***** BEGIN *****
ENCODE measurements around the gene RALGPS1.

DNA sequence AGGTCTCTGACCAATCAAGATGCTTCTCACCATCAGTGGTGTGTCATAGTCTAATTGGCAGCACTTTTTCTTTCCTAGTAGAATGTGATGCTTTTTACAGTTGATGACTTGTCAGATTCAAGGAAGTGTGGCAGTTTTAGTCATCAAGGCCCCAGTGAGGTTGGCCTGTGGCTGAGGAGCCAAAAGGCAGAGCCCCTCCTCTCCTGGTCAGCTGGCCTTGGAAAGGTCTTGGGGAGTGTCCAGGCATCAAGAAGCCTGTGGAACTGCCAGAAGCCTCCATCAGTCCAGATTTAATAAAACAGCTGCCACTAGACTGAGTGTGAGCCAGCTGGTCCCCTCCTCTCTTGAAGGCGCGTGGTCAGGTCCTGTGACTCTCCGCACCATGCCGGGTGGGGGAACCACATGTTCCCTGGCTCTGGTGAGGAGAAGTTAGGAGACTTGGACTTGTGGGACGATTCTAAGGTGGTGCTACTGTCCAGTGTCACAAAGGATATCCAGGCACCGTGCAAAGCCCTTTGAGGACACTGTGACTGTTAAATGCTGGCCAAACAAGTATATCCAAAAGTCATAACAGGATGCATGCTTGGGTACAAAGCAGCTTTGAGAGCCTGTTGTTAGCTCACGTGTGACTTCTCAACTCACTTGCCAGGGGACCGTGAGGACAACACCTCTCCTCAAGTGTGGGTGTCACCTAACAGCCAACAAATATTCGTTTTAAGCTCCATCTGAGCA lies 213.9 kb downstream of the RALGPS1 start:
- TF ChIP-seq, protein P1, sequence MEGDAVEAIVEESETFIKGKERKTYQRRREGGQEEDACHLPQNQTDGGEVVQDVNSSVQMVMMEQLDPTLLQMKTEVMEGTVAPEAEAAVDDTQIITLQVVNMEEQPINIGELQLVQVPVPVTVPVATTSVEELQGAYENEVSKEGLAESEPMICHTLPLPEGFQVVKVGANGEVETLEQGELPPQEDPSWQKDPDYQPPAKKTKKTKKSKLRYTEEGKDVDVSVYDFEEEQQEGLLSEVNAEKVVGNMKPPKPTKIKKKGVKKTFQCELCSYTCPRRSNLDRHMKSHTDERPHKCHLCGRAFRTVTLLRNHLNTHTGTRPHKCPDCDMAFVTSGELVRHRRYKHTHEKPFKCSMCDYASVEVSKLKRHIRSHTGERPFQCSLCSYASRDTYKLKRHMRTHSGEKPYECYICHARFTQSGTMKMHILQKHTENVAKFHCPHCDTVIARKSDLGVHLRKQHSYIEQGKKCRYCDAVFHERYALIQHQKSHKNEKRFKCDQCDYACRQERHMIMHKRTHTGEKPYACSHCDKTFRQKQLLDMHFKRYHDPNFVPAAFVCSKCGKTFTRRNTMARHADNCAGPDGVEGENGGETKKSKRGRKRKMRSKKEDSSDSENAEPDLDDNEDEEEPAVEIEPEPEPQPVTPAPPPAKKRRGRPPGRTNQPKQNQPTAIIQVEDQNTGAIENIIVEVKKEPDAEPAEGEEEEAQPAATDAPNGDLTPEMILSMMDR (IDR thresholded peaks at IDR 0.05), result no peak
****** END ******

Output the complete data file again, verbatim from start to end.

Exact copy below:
ENCODE measurements around the gene RALGPS1.

DNA sequence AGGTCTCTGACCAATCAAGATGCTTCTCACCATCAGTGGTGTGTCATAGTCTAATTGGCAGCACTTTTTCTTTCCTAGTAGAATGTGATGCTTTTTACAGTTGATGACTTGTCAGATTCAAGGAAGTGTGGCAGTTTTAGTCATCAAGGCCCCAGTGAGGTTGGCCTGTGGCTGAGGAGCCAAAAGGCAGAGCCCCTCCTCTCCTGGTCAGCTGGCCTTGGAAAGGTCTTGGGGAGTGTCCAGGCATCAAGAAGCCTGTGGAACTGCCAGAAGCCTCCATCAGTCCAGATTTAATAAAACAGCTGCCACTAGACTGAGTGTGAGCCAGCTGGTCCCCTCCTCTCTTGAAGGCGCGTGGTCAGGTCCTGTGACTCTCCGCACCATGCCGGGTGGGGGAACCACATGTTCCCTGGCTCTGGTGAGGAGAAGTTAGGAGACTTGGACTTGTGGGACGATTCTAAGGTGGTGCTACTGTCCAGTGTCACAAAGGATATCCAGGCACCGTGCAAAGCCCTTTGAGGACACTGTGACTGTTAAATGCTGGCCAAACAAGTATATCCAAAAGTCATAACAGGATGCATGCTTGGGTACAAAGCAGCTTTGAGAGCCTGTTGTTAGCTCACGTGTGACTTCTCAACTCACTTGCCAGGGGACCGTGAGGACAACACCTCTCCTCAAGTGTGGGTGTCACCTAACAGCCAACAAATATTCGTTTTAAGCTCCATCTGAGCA lies 213.9 kb downstream of the RALGPS1 start:
- TF ChIP-seq, protein P1, sequence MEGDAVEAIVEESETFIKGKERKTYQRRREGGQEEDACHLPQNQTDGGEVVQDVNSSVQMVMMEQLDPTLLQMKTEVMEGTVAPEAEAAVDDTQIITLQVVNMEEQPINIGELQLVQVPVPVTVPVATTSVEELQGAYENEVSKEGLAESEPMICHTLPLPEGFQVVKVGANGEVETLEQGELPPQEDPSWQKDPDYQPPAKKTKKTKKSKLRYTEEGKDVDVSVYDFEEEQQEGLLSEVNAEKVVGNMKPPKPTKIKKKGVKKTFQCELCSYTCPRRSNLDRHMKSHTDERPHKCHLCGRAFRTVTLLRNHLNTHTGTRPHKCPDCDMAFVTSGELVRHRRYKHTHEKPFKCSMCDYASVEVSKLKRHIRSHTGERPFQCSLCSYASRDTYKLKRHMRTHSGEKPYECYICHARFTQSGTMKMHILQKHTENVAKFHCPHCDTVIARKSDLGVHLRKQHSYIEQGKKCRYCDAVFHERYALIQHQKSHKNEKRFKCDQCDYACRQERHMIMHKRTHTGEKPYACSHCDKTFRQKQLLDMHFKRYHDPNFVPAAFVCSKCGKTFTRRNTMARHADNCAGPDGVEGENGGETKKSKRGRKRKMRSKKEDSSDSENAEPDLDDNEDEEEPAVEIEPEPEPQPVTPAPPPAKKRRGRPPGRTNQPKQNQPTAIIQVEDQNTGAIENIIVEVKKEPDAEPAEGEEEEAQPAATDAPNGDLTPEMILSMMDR (IDR thresholded peaks at IDR 0.05), result no peak